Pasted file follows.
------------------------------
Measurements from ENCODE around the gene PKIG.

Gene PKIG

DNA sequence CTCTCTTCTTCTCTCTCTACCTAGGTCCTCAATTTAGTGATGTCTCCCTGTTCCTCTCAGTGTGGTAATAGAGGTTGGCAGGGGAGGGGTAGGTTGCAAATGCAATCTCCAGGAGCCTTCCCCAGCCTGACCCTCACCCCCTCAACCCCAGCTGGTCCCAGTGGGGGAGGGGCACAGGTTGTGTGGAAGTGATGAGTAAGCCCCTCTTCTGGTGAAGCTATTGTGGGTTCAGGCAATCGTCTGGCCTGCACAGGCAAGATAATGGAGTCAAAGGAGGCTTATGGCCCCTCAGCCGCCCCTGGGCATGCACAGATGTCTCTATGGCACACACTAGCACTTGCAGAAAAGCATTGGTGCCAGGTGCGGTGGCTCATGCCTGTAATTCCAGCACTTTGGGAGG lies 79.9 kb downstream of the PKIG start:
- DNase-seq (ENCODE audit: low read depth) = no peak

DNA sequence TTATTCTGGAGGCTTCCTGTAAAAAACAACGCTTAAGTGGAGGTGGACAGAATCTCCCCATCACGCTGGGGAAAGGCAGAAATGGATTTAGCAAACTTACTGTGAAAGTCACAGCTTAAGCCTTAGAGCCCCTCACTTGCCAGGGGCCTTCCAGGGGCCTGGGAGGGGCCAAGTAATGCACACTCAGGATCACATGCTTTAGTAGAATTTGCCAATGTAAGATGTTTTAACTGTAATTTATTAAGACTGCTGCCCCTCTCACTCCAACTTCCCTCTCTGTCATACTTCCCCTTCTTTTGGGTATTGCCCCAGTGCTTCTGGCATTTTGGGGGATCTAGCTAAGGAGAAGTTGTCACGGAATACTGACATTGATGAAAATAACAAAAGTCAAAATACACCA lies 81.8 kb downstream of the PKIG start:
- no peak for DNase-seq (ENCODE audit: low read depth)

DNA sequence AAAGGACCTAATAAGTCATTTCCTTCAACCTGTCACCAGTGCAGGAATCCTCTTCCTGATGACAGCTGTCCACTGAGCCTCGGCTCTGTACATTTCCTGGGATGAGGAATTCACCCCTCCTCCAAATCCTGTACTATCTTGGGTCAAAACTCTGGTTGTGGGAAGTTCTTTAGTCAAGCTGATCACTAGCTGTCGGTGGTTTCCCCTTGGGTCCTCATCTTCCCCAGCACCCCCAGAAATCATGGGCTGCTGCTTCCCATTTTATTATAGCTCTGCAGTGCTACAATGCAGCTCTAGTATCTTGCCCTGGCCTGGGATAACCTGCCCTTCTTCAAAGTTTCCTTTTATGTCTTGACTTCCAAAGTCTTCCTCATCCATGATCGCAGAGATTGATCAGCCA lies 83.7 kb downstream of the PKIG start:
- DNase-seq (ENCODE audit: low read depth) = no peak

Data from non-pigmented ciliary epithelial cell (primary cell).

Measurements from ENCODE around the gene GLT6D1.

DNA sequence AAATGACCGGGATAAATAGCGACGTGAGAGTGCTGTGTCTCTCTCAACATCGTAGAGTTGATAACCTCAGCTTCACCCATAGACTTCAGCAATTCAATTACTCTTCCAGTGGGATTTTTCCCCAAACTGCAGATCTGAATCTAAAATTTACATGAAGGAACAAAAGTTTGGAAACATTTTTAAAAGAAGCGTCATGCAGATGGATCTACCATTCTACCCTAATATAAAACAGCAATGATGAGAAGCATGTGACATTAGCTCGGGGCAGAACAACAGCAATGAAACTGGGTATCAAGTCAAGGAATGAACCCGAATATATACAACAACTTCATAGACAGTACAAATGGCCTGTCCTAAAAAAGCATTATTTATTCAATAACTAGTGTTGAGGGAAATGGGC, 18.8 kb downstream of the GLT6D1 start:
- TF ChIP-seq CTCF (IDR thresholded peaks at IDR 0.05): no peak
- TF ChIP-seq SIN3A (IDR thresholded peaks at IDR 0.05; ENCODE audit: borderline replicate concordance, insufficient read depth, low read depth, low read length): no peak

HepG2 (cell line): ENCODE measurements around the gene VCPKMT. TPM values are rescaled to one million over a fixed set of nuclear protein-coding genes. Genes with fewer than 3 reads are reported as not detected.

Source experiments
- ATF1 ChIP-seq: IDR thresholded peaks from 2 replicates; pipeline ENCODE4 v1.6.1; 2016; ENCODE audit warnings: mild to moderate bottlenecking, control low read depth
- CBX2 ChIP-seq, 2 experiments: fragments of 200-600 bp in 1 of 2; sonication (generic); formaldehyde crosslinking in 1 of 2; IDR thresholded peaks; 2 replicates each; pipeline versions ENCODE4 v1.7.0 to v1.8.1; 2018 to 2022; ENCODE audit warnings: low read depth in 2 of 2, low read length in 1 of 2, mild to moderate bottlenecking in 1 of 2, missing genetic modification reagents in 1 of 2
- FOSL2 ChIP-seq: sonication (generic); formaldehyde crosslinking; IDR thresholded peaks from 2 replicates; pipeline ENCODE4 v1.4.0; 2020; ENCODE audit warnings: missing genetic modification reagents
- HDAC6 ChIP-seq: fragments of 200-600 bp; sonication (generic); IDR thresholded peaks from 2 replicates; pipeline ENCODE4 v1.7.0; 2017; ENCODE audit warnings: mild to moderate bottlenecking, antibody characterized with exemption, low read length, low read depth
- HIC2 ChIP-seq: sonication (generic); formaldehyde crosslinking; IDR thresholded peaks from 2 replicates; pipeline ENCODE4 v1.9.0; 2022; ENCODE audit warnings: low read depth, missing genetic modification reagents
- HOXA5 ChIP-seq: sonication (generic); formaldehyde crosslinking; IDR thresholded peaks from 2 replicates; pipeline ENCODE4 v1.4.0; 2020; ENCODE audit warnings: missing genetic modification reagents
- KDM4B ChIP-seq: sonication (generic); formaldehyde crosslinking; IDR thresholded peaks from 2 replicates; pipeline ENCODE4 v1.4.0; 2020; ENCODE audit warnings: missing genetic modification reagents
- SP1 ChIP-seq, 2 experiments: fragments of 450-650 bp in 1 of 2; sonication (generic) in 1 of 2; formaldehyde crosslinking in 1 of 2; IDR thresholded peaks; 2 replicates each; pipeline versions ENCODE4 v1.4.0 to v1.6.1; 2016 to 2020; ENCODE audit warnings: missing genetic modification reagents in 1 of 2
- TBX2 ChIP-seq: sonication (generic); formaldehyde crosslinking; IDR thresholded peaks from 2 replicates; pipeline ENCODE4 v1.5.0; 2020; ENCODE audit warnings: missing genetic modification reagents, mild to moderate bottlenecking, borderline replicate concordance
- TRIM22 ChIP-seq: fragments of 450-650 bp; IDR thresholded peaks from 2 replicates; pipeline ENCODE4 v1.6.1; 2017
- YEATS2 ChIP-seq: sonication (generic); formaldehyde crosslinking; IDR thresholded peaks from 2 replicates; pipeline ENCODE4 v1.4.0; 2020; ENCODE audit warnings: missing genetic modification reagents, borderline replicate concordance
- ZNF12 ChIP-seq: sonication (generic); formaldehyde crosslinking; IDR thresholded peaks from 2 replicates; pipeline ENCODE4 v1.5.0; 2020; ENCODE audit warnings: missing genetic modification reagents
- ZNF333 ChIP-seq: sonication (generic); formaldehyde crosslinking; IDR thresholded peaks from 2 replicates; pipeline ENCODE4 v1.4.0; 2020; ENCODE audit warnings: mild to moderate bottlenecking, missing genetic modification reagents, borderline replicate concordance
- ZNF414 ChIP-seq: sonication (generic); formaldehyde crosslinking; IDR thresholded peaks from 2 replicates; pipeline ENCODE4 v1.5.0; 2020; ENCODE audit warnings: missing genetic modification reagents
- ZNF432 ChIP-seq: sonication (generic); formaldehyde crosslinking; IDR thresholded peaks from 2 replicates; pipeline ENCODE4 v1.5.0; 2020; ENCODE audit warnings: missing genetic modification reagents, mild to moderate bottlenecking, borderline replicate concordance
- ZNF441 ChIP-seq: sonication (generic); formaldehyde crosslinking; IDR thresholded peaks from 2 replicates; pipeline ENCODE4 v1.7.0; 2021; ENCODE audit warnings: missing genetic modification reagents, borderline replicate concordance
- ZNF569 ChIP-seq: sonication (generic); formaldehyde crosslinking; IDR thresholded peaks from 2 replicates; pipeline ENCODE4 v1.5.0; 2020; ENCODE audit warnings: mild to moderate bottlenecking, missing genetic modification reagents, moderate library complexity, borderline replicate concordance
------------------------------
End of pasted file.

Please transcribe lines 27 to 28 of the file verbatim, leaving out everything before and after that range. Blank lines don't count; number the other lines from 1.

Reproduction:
- ZNF12 ChIP-seq: sonication (generic); formaldehyde crosslinking; IDR thresholded peaks from 2 replicates; pipeline ENCODE4 v1.5.0; 2020; ENCODE audit warnings: missing genetic modification reagents
- ZNF333 ChIP-seq: sonication (generic); formaldehyde crosslinking; IDR thresholded peaks from 2 replicates; pipeline ENCODE4 v1.4.0; 2020; ENCODE audit warnings: mild to moderate bottlenecking, missing genetic modification reagents, borderline replicate concordance